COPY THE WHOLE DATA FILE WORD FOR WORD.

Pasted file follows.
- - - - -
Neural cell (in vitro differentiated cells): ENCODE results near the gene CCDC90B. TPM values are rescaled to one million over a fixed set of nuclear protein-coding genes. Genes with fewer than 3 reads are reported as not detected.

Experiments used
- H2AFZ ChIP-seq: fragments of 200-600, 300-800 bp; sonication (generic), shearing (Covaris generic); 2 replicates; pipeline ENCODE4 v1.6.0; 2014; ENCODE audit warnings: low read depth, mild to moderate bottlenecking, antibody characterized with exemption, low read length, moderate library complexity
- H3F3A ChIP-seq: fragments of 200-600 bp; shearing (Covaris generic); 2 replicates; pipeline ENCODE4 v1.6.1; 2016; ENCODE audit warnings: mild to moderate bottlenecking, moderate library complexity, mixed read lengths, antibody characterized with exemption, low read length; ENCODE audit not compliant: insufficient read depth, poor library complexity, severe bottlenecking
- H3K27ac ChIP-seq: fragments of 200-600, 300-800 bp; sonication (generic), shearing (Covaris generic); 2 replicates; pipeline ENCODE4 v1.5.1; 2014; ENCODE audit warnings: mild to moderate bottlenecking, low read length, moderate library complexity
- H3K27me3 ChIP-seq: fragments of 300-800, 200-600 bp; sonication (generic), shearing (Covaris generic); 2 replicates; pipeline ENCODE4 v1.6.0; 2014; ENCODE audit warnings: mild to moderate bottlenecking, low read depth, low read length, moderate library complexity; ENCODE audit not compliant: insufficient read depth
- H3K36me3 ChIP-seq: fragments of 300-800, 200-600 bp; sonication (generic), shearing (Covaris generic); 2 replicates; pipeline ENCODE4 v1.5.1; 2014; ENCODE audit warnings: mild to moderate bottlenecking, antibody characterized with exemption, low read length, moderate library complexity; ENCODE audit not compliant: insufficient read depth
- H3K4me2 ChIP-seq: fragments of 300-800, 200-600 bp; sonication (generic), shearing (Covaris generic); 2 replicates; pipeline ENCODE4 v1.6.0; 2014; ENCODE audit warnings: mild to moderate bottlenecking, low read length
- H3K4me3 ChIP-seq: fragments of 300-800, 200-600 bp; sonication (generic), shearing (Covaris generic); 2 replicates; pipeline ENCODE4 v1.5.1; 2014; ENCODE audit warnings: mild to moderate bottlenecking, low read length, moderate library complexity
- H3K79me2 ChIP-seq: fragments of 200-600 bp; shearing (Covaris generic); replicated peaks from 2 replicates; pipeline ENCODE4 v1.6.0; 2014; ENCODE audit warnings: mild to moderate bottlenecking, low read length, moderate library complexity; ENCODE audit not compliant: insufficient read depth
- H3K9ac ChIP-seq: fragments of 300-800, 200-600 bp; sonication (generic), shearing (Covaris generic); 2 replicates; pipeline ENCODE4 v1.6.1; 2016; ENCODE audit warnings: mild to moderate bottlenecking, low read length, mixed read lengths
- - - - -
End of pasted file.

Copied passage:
Neural cell (in vitro differentiated cells): ENCODE results near the gene CCDC90B. TPM values are rescaled to one million over a fixed set of nuclear protein-coding genes. Genes with fewer than 3 reads are reported as not detected.

Experiments used
- H2AFZ ChIP-seq: fragments of 200-600, 300-800 bp; sonication (generic), shearing (Covaris generic); 2 replicates; pipeline ENCODE4 v1.6.0; 2014; ENCODE audit warnings: low read depth, mild to moderate bottlenecking, antibody characterized with exemption, low read length, moderate library complexity
- H3F3A ChIP-seq: fragments of 200-600 bp; shearing (Covaris generic); 2 replicates; pipeline ENCODE4 v1.6.1; 2016; ENCODE audit warnings: mild to moderate bottlenecking, moderate library complexity, mixed read lengths, antibody characterized with exemption, low read length; ENCODE audit not compliant: insufficient read depth, poor library complexity, severe bottlenecking
- H3K27ac ChIP-seq: fragments of 200-600, 300-800 bp; sonication (generic), shearing (Covaris generic); 2 replicates; pipeline ENCODE4 v1.5.1; 2014; ENCODE audit warnings: mild to moderate bottlenecking, low read length, moderate library complexity
- H3K27me3 ChIP-seq: fragments of 300-800, 200-600 bp; sonication (generic), shearing (Covaris generic); 2 replicates; pipeline ENCODE4 v1.6.0; 2014; ENCODE audit warnings: mild to moderate bottlenecking, low read depth, low read length, moderate library complexity; ENCODE audit not compliant: insufficient read depth
- H3K36me3 ChIP-seq: fragments of 300-800, 200-600 bp; sonication (generic), shearing (Covaris generic); 2 replicates; pipeline ENCODE4 v1.5.1; 2014; ENCODE audit warnings: mild to moderate bottlenecking, antibody characterized with exemption, low read length, moderate library complexity; ENCODE audit not compliant: insufficient read depth
- H3K4me2 ChIP-seq: fragments of 300-800, 200-600 bp; sonication (generic), shearing (Covaris generic); 2 replicates; pipeline ENCODE4 v1.6.0; 2014; ENCODE audit warnings: mild to moderate bottlenecking, low read length
- H3K4me3 ChIP-seq: fragments of 300-800, 200-600 bp; sonication (generic), shearing (Covaris generic); 2 replicates; pipeline ENCODE4 v1.5.1; 2014; ENCODE audit warnings: mild to moderate bottlenecking, low read length, moderate library complexity
- H3K79me2 ChIP-seq: fragments of 200-600 bp; shearing (Covaris generic); replicated peaks from 2 replicates; pipeline ENCODE4 v1.6.0; 2014; ENCODE audit warnings: mild to moderate bottlenecking, low read length, moderate library complexity; ENCODE audit not compliant: insufficient read depth
- H3K9ac ChIP-seq: fragments of 300-800, 200-600 bp; sonication (generic), shearing (Covaris generic); 2 replicates; pipeline ENCODE4 v1.6.1; 2016; ENCODE audit warnings: mild to moderate bottlenecking, low read length, mixed read lengths